From Kristen Garis in Lincolnshire, IL: "BAW fell perfectly in the middle of our neuroscience unit (in an advanced integrated chem/bio course for high school freshmen). I started it off on Sunday night by sending Neuroscience for Kids e-postcards to all 42 of the students! I had not informed them ahead of time about the big week so it was quite a surprise for them! The students have been using the Neuroscience for Kids website for a lot of research they've conducted on neuro disorders, brain comparisons, and nerve impulses. At the end of the week we viewed a Discovery channel video called Brain Stormers while we ate brain jello! The kids thought that was a blast and even thought the jello was quite tasty."


Do you ever need extra material to explore the nervous system in more detail? Do you have trouble finding this material? Is it expensive? If your answer to these questions is "Yes!" then look no further than the "Free Material" page on the Neuroscience for Kids website at:

This page has links to companies, government agencies, and other organizations that will send you brain-related material for FREE! For example, you can get publications from the National Parkinson Foundation, National Eye Institute, and National Institute on Alcohol Abuse and Alcoholism. Many organizations will send you posters, video tapes and CD-ROMs. I highly recommend the National Institute of Mental Health CD titled "The Brain's Inner Workings" and the National Institute on Drug Abuse poster series titled "Mind Over Matter." These materials are waiting for you. All you need to do is ask for them!


"Brain Surgery for Beginners and Other Major Operations for Minors: A Scalpel-Free Guide to Your Insides," by Steve Parker, designed and illustrated by David West. Scholastic, Inc., New York, 1993, ISBN: 1-562-94895-4, Level: Upper Elementary. [This review was written by Mera Stewart, Neuroscience for Kids Consultant.]

Not your average "This is Your Body" book, "Brain Surgery for Beginners..." contains whimsical facts combined with well-drawn anatomical diagrams that highlight the text in a delightful as well as informative manner. Your main guide is Brainy, a small purple brain-person who illustrates concepts and indicates areas of the brain involved in each section. "Spare-part Frankie" tells of replacement parts and techniques available. "Spies on the Inside" details imaging techniques used with each system.

Wonderfully illustrated, this book is sure to attract and hold students' attention. Colorful (Purple Brain - no, NOT the song by Prince), imaginative (green jello salad brain with whip cream and cherry) and cute (sick lion awaiting treatment from Galen) depictions of the brain and other organs provide a visual feast around which the text is organized. However, several opportunities were missed in the book's stated goal of describing the brain's role in control of body systems, for example when discussing the circulatory and respiratory systems. Also, Brainy needs a better diagram of the medial view of the brain - an "X" on the cerebellum intended for brainstem autonomic centers or on the anterior temporal lobe for olfactory cortex does not adequately convey the location of these centers.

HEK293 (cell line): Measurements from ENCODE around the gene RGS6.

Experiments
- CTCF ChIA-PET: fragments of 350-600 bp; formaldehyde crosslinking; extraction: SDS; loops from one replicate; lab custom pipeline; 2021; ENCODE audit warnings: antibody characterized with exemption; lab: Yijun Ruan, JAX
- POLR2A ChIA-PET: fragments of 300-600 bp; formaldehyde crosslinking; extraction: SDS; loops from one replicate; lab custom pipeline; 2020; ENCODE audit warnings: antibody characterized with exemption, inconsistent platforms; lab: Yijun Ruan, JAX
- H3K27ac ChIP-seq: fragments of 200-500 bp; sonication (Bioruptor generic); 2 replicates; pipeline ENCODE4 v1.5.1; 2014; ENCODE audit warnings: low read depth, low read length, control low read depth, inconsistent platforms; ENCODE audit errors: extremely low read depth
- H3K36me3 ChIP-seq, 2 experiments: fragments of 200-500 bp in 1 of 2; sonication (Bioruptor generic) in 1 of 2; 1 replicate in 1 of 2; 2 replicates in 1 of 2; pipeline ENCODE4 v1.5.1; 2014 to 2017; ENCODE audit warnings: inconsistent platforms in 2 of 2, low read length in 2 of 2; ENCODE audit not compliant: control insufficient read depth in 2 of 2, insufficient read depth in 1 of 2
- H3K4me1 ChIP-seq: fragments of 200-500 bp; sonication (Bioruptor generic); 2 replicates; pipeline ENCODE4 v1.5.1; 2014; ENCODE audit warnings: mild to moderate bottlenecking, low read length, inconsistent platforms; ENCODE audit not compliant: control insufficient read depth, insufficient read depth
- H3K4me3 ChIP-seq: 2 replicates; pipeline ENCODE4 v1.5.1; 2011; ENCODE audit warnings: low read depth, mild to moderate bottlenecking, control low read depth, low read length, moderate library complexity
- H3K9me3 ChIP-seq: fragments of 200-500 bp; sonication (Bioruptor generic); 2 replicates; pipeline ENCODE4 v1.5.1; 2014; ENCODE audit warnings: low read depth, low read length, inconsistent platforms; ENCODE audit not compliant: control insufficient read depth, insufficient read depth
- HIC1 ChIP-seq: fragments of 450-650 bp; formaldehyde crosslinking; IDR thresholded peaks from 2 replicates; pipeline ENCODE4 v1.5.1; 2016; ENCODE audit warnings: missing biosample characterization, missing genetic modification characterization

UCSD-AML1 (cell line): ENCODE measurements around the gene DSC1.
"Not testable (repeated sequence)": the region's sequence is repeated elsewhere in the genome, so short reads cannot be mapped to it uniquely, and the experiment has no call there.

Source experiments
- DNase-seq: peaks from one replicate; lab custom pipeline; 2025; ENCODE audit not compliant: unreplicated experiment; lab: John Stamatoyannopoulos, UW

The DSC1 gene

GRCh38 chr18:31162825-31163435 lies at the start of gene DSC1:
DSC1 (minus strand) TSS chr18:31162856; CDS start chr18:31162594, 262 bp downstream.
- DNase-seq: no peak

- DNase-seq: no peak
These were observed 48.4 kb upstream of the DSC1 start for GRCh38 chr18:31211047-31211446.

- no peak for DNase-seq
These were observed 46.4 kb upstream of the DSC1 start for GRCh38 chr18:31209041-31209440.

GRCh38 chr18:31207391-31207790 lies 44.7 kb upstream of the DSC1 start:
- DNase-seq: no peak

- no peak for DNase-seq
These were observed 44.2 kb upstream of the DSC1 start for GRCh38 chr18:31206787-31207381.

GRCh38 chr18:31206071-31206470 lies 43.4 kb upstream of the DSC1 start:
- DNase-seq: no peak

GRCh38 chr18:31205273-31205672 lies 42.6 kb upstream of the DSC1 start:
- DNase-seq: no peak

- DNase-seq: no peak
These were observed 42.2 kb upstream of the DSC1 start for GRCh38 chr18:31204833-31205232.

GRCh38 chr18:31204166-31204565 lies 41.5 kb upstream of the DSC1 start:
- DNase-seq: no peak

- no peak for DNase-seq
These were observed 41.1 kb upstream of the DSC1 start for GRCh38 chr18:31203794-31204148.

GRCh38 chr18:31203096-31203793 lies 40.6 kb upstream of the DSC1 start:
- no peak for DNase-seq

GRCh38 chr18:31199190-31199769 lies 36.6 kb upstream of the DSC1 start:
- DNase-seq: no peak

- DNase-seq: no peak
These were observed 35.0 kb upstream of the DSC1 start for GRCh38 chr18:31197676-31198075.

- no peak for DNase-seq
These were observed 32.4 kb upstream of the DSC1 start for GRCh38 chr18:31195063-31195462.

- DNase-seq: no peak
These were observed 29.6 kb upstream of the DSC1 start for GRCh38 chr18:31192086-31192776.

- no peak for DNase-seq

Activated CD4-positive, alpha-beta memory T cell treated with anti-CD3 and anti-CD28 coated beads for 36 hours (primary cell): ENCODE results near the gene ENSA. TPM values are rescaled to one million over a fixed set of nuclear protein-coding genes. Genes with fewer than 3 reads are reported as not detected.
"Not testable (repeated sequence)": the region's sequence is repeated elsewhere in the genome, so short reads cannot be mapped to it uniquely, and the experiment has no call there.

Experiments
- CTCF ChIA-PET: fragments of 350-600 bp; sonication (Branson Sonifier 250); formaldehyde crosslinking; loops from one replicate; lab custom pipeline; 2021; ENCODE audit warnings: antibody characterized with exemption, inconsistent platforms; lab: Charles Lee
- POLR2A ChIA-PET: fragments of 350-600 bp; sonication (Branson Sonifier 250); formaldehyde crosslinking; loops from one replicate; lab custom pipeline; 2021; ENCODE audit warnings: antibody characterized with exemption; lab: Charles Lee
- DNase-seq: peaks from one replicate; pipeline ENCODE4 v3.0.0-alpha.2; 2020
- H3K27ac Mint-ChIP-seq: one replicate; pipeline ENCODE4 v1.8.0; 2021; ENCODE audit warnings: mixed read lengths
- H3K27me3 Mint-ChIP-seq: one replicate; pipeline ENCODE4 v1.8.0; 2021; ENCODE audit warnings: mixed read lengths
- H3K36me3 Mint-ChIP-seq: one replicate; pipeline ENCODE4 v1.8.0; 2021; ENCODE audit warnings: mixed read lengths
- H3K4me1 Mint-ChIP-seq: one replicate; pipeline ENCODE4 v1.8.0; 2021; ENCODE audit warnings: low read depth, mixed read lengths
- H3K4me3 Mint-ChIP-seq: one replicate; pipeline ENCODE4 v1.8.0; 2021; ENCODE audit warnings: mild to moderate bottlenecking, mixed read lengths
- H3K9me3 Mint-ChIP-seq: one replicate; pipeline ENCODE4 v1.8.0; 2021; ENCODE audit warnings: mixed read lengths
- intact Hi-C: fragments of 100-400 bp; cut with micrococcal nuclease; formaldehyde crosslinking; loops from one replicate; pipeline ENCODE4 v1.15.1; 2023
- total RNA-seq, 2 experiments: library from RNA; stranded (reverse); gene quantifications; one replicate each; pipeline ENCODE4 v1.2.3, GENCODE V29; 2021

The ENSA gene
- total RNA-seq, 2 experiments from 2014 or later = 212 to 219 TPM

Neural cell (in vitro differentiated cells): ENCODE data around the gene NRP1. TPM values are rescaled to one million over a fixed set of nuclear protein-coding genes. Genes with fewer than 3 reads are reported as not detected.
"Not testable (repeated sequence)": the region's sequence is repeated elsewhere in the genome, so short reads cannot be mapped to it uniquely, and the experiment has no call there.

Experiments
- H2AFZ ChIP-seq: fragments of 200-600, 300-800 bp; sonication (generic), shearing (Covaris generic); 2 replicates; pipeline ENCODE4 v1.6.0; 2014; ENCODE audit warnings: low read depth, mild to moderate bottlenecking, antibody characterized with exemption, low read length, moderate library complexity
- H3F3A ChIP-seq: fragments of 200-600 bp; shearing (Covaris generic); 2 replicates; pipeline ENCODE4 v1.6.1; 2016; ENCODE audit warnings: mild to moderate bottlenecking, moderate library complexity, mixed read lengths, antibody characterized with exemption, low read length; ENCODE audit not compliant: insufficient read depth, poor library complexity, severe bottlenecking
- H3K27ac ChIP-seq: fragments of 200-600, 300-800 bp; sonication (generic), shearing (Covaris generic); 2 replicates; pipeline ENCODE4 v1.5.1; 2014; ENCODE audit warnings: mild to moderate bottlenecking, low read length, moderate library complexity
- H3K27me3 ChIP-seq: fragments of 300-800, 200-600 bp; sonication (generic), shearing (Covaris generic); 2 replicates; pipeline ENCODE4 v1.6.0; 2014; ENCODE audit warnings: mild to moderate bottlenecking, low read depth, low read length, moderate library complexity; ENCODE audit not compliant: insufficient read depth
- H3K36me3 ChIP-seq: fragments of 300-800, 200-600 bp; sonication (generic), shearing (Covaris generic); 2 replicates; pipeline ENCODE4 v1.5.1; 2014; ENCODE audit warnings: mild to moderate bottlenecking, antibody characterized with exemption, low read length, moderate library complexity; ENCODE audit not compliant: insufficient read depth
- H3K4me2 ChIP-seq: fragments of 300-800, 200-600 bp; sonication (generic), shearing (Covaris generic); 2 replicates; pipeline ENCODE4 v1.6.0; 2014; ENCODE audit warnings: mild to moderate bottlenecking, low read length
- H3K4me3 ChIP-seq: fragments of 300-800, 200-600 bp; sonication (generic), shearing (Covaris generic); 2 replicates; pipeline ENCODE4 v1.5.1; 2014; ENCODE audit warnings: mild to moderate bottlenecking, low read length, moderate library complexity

Other fixes to add before turning this over to your students: cerebellum has three pairs of stalks, not one (p. 13); nerves appear white due to their myelin sheaths, not only because they are nerve fibers (p. 18, top); arrows and lines indicating speech centers (esp. Broca's area) are offset (p. 28); lines indicating iliac vein (p. 31) and marrow cavity and fibula (both on p. 51) need to be extended to be accurate. Lastly, change "hair follicle" to "sebaceous pore" in the "In-Skin Blemishes" section (p. 57). If the highest ideal of education is to enthrall as well as to inform, this book succeeds wonderfully. It only requires more careful editing. By all means fix it and give it to your students, after you enjoy it first, of course. Overall rating: Information presentation: A, Information content: B


A. M. Pranzatelli, "Friendly Fire," Discover Magazine, April 2000 - Parents learn that it doesn't take much to start a biological storm in a toddler's brain.

B. T. Dajer, "Breathless," Discover Magazine, May 2000 - Sleep apnea: an often undiagnosed sleep disorder.

C. S. Pinker, "Will We Know How the Brain Works?," Time Magazine, April 10, 2000 - Predictions about what we will learn about the brain.


A. Each year there are about 300,000 brain concussions that occur during sports activities. (Statistic from the Center for Disease Control.)

B. About 100 million Americans need eye glasses. (Statistic from Prevention's Giant Book of Health Facts, 1991.)

C. A Purkinje neuron in the cerebellum may receive 150,000 contacts from other neurons. (Statistic from Kandel, Schwartz and Jessel, Principles of Neural Science, 2000, page 25.)

D. The human brain has 100 trillion synaptic connections. (Statistic from Kandel, Schwartz and Jessel, Principles of Neural Science, 2000, page 173.)

E. Cerebrospinal fluid is 99% water.


To remove yourself from this mailing list and stop your subscription to the Neuroscience for Kids Newsletter, send e-mail to Dr. Eric H. Chudler at:


Your comments and suggestions about this newsletter and the "Neuroscience for Kids" web site are always welcome. If there are any special topics that you would like to see on the web site, just let me know.


Eric H. Chudler, Ph.D.

"Neuroscience for Kids" is supported by a Science Education Partnership Award (SEPA) from the National Center of Research Resources.